However, many states have very low cleanup triggers – 90 ppt in Michiganand 50 ppt in California,

“So based on that, the concentrations are really related,” said Carsten Prause, an organic chemist at Johns Hopkins University and scientific advisor to SimpleLab. Federal cleaning standards of 1,000 ppt apply in Ohio.

In addition, in 2010 EPA scientists set the cancer risk limit for dioxin in residential soils at 3.7 ppt, and the agency recommended lowering the cleanup trigger to 72 ppt.

“When you run the numbers and do your best-of-the-art risk calculation, that’s the number you get for cancer risk,” said Stephen Lester, a toxicologist who has researched dioxins for 40 years and is director of science for Are. Center for Health, Environment and Justice. “This is why dioxin has been described as one of the most toxic chemicals ever created.”

Lester said that the rules were ultimately killed “for political reasons”. He said the potential for exposure to that level of dioxin is widespread, and making changes would create consequences that would be extremely difficult for the government to manage.

“Instead of adjusting for the high exposure to these chemicals, they dropped it, they just moved away from it, and that’s the crazy part of this story,” Lester said. Now the EPA can legally claim that the levels in East Palestine are safe, even though agency science has suggested it is not.

The EPA did not respond to specific questions from the Guardian, but in a statement the agency doubled down on its assessment.

A spokesperson wrote, “Available data, analyzed and validated by an independent laboratory, shows waste from East Palestine that went to Indiana does not contain harmful levels of dioxins.”

Experts also cautioned that the levels may be safe for Indiana’s purpose – storing toxic waste in a landfill – and unsafe in terms of public exposure to chemicals surrounding the accident site.

It is also unclear where and at what depth the samples were collected, Prase said, all of which has implications for potential health risks in East Palestine. He said the chemicals would present a risk especially to dust and to children playing in gardens or outside. Several houses are within feet of the debris site.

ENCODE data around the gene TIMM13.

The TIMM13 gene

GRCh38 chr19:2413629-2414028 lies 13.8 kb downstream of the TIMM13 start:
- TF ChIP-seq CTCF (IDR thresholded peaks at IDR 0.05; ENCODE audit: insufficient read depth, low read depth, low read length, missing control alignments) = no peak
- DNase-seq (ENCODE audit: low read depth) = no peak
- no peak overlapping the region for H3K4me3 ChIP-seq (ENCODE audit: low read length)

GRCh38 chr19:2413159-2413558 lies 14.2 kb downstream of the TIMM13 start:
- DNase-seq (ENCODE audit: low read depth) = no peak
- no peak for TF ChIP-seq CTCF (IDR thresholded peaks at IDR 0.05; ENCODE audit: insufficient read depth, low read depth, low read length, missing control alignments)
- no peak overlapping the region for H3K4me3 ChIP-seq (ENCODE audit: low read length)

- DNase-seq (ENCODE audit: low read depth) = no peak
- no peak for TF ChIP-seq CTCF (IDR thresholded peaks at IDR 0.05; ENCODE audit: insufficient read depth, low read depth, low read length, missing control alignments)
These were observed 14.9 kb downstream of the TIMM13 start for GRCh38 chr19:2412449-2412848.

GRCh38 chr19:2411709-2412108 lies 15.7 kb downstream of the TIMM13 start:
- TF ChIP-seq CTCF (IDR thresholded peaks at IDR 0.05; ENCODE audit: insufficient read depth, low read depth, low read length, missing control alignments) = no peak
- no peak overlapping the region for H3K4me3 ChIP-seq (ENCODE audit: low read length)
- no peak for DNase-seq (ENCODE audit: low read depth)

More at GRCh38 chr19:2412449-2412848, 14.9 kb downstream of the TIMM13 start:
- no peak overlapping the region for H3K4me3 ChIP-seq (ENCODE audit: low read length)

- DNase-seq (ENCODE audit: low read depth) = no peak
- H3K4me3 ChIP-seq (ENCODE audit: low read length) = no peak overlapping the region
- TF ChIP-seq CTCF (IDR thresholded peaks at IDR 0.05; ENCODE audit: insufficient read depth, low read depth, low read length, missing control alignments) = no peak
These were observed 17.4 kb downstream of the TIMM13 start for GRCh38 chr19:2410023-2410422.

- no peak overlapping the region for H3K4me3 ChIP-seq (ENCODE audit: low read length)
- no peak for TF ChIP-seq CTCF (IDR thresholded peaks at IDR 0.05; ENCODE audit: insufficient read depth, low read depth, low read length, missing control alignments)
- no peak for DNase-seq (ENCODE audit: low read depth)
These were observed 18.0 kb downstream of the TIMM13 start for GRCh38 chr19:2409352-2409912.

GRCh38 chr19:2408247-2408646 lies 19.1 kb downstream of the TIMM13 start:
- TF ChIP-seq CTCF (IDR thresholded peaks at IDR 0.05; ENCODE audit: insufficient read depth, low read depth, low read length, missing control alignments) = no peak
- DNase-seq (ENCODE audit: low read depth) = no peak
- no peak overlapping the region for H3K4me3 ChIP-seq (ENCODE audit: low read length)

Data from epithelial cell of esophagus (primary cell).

“My main concern is this: is this a reflection of the level of the area in East Palestine … and the level of exposure individuals living near the rail are?” Prase said. “I certainly wouldn’t be comfortable living there.”

In addition, if the soil that Indiana tested was shipped into the state in a truck or train car, it was mixed with other soil and potentially diluted enough to make the soil appear safe. could, and would hide the center of attraction on the ground. , Birnbaum said.

She noted that the results revealed a wide range of dioxins, which suggests that the chemicals were built up in the vinyl chloride burn. Although dioxins are often present throughout the atmosphere at low levels, especially in industrialized areas such as East Palestine, background profiles are generally limited to low levels of dioxins, Birnbaum said.

In the 1980s, the EPA exit In Times Beach, Missouri, dioxin levels in the soil were found to exceed 1,000 ppt after city streets were sprayed with chemicals to prevent the spread of dust.

Experts who have begun a review of Norfolk Southern’s plan to test for dioxin are already raising concerns about its design, and say the EPA may fear a repeat of Times Beach.

“To keep people in the area safe, you really need to know where the dioxin came from, where the wind carried it, where it was deposited, and where the area with the heaviest levels is,” Birnbaum said.

Levels of carcinogenic chemical near Ohio derailment site far above safe limit